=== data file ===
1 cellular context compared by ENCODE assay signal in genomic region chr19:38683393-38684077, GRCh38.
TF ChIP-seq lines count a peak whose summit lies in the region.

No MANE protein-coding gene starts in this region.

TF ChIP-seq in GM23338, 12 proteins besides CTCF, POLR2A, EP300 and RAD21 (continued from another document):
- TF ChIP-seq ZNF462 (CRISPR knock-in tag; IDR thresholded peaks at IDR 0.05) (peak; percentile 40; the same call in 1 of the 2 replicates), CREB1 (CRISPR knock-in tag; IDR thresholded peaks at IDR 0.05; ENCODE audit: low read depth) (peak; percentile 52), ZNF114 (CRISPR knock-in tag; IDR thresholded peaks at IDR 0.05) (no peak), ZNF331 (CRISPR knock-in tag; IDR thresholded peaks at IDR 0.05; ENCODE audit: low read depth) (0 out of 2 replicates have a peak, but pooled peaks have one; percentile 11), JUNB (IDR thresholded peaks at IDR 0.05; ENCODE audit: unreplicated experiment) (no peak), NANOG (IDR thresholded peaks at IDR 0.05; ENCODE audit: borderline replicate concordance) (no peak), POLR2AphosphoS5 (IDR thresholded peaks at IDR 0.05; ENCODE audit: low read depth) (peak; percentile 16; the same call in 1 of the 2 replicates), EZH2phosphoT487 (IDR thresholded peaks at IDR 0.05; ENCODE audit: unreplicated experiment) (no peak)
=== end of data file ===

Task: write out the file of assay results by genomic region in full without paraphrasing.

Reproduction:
1 cellular context compared by ENCODE assay signal in genomic region chr19:38683393-38684077, GRCh38.
TF ChIP-seq lines count a peak whose summit lies in the region.

No MANE protein-coding gene starts in this region.

TF ChIP-seq in GM23338, 12 proteins besides CTCF, POLR2A, EP300 and RAD21 (continued from another document):
- TF ChIP-seq ZNF462 (CRISPR knock-in tag; IDR thresholded peaks at IDR 0.05) (peak; percentile 40; the same call in 1 of the 2 replicates), CREB1 (CRISPR knock-in tag; IDR thresholded peaks at IDR 0.05; ENCODE audit: low read depth) (peak; percentile 52), ZNF114 (CRISPR knock-in tag; IDR thresholded peaks at IDR 0.05) (no peak), ZNF331 (CRISPR knock-in tag; IDR thresholded peaks at IDR 0.05; ENCODE audit: low read depth) (0 out of 2 replicates have a peak, but pooled peaks have one; percentile 11), JUNB (IDR thresholded peaks at IDR 0.05; ENCODE audit: unreplicated experiment) (no peak), NANOG (IDR thresholded peaks at IDR 0.05; ENCODE audit: borderline replicate concordance) (no peak), POLR2AphosphoS5 (IDR thresholded peaks at IDR 0.05; ENCODE audit: low read depth) (peak; percentile 16; the same call in 1 of the 2 replicates), EZH2phosphoT487 (IDR thresholded peaks at IDR 0.05; ENCODE audit: unreplicated experiment) (no peak)